Monday, March 30, 2009

At a time when the government should be helping consumers these brainiacs have hammered another nail in the coffin of the average citizen attempting to cover it up by offering a $ 1000.00 BRIBE.
People will quickly realize that their monthly costs for electricity, natural gas, phone, cable, satellite, internet as well as their already overtaxed automobile gasoline and countless other items that are now only taxed 5% GST ( not +8% PST ) will very quickly use up that BRIBE when they all jump up 8 % more.
The following news release is from the Ontario Association of Realtors

News Release
Sales tax harmonization will hurt resale home market

(Toronto, March 26, 2009) Ontario’s REALTORS® say the McGuinty governments plan to harmonize the GST and PST will add over $2,000 to the cost of a real estate transaction, hurting the resale home market and prolonging the housing industry’s recovery from the current economic downturn.
"Now is not the time to be erecting barriers to homeownership," said Pauline Aunger, President of the Ontario Real Estate Association. "We need consumers to invest in housing to help get our economy going again."
According to the Canadian Real Estate Association, home sales in the province of Ontario were down 29 per cent in February, compared to 2008.
Under a harmonized sales tax (HST), home buyers and sellers will have to pay extra tax on a range of services associated with real estate transactions such as legal fees, moving costs, real estate commissions and home inspection fees. Currently, consumers only pay the 5% Goods and Services Tax (GST) on these services.
"These additional taxes could price some homebuyers, especially first-time homebuyers, right out of the market," explained Mrs. Aunger. "Harmonizing will not help homebuyers in any way."
For a resale house priced at $360,000, a HST could add over two thousand dollars in new taxes to closing costs. In total, a HST will add $313 million annually in new taxes to resale home transactions.
"In the last decade, Ontario’s homeowners have faced a barrage of new costs," said Aunger. "From municipal land transfer taxes to sky rocketing property taxes, homeowners are being pushed to the brink to accommodate increasing demands from government. A harmonized sales tax is yet another cash grab on Ontario’s already overtaxed homeowners."

Saturday, March 7, 2009

London Free Press Article from March 7, 2009

Never been a better time to buy that home .
Combined with falling house prices, real estate experts say now is the time to buy

OTTAWA -- Jim Rawson says it's a great time to buy a house.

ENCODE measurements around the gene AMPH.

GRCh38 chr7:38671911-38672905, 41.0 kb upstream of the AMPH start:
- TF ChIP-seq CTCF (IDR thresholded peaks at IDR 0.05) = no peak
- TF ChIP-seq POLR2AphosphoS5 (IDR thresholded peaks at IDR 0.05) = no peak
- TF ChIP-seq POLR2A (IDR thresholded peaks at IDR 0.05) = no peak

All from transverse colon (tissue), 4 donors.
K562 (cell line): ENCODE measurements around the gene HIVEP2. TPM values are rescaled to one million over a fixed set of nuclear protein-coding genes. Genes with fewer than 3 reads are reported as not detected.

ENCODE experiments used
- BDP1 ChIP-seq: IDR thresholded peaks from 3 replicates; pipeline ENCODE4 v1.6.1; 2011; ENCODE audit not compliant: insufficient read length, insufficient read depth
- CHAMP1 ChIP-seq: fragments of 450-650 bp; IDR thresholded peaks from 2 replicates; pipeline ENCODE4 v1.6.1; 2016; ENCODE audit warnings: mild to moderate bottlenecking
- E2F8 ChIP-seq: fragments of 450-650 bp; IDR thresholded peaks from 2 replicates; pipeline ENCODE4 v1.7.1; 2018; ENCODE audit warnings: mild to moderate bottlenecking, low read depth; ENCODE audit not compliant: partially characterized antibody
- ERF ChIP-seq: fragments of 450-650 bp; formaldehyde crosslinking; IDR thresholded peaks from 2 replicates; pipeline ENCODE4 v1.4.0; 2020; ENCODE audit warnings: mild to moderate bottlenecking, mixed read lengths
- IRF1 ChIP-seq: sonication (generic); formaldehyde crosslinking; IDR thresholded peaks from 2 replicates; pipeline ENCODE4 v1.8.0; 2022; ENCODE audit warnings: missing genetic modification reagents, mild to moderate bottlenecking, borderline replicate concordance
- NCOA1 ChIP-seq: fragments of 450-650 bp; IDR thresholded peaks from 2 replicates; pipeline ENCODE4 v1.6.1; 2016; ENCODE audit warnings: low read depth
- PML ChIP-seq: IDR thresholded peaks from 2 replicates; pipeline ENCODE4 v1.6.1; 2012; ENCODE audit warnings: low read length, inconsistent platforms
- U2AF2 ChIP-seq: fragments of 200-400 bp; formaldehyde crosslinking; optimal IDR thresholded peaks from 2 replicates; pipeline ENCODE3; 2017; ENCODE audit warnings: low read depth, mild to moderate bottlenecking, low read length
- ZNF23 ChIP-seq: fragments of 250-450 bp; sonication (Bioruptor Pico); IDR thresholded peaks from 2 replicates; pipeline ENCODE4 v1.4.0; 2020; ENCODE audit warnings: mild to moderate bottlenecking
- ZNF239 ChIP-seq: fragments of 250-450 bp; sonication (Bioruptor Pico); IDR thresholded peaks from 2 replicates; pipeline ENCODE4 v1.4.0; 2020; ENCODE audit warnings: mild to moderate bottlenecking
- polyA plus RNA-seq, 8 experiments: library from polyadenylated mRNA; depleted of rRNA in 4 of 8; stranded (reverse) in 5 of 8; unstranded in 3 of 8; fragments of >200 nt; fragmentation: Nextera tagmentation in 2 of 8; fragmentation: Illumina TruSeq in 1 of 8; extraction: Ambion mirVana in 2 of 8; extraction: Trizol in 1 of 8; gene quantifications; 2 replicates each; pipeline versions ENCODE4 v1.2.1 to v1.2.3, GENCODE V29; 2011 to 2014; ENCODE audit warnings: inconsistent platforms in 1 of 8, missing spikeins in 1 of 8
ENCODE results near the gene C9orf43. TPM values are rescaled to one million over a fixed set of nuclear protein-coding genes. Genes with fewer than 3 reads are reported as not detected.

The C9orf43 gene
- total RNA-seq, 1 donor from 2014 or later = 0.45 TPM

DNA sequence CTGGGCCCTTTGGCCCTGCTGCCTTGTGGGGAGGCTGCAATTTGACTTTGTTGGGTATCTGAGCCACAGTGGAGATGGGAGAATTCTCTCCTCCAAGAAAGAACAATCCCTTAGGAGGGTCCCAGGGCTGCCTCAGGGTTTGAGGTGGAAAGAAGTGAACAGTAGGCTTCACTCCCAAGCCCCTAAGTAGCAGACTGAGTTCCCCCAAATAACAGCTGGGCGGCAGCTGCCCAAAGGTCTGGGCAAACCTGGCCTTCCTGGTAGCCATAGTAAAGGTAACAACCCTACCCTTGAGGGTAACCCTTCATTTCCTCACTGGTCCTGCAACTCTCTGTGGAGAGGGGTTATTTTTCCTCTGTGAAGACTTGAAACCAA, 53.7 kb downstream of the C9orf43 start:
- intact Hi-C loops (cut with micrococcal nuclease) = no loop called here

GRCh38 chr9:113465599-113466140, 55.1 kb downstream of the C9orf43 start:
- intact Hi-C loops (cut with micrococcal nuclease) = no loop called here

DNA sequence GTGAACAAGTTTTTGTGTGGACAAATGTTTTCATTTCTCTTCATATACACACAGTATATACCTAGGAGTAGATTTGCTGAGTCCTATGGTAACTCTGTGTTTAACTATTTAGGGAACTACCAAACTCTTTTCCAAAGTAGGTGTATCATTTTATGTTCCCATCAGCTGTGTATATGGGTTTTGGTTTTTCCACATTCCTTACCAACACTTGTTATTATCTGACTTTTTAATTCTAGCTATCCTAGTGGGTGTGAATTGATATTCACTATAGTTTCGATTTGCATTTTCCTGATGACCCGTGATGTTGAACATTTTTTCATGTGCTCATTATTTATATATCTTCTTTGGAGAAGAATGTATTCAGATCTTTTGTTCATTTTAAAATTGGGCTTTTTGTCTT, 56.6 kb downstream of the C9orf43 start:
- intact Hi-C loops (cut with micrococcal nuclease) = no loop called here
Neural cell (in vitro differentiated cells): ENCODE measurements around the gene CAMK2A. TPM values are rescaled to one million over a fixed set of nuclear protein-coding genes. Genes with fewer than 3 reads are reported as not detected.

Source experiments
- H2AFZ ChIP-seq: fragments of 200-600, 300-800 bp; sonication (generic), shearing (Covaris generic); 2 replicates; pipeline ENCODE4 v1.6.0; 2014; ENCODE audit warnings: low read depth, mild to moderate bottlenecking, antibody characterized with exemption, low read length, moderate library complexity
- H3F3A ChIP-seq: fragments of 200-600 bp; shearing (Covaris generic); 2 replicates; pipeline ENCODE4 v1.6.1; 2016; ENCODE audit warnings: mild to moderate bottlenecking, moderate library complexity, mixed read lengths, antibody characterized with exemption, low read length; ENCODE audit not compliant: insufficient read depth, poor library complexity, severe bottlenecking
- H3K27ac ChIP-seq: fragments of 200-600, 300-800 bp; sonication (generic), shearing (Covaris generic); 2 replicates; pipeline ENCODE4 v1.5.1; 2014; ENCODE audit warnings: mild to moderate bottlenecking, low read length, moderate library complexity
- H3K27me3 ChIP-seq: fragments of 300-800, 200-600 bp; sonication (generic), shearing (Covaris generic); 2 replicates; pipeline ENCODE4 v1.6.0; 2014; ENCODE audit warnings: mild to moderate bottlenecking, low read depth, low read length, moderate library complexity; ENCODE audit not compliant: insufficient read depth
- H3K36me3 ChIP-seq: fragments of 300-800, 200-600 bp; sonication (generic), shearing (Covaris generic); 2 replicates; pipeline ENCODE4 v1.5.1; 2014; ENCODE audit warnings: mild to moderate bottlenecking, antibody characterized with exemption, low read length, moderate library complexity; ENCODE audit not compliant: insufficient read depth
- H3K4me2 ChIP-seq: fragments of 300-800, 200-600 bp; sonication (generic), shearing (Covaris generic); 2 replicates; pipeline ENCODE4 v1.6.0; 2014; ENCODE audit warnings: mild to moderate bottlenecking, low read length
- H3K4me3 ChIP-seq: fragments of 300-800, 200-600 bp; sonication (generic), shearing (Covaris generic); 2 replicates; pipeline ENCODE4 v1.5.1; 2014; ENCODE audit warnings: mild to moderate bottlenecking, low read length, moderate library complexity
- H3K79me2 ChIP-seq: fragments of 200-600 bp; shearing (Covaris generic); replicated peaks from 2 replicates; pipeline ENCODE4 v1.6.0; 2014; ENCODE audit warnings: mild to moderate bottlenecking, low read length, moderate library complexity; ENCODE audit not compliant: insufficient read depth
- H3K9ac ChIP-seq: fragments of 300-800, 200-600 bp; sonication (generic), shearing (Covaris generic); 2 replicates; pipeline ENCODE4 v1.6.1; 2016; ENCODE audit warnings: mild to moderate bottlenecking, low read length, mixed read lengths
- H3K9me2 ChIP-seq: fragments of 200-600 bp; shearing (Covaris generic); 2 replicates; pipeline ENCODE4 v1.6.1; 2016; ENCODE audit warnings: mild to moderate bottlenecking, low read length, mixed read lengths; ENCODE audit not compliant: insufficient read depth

The regional manager of Invis mortgage brokerage firm in Toronto has been in the business since 1978 and has never seen interest rates, both variable and fixed, so low. Pair that with falling housing prices and it's a no-brainer.
"People have to have somewhere to live and whether you are paying for a mortgage or paying rent, you still have to be paying to live somewhere," Rawson explains.
But something is missing in the equation. As prices for most consumer goods, cars and homes decline -- in some cases plunge -- and the cost of borrowing falls, Canadians have been hesitant to buy.
The Bank of Canada did its part this week to lure consumers and businesses out of their fox hole, dropping the overnight rate down to an unheard of 0.5% -- virtually zero.

Canada's chartered banks lowered their prime rate to 2.5% on Tuesday, shortly after the central bank moved, and by the end of the week were lowering other lending rates.
TD Canada Trust is reducing several of its posted fixed-term mortgage rates today. TD's biggest decrease was with its two-year mortgage, which falls to 5.0% from 5.75%.
Scotiabank lopped nearly two percentage points off the advertised price for its 10-year mortgage, which fell to 5.25% from 7.15%, yesterday.
Canadians have slowed down borrowing and spending, most visibly in the auto sector, which saw sales volume crash by 28% in February.

Thursday, March 5, 2009

Should I Buy or Should I Go

When do you think the best time to buy might be????
When the prices are rising ? When selection is limited because things move fast ? When Sellers are getting multiple offers ? When Realtors are phoning looking for something to sell ? When you have to decide immediately and you don't dare add conditions to your Offer in case of losing out ?


How about when there are lots of choices on the market ? When the market is slower ? When ( unfortunately ) Sellers need to downsize for fear of not making their payments ? How about when Mortgage rates are the lowest in History

National and Local housing sales are down, new constuction is almost at a standstill and according to the Canadian Real Estate Association ( CREA )National MLS® home sales activity is expected to decline in 2009 before rebounding in 2010.

On top of this; part of the federal budget, Canada's "Economic Action Plan" includes a first-time home buyers' tax credit of 15% on closing costs (to a maximum of $5,000), which would be worth $750 off a buyer's federal tax bill. They have also increased the amount that first time buyers can withdraw from an RRSP to purchase a home from $20,000 to $25,000 for individuals, and from $40,000 to $50,000 for couples.

Keeping all this in mind the answer is staightforward.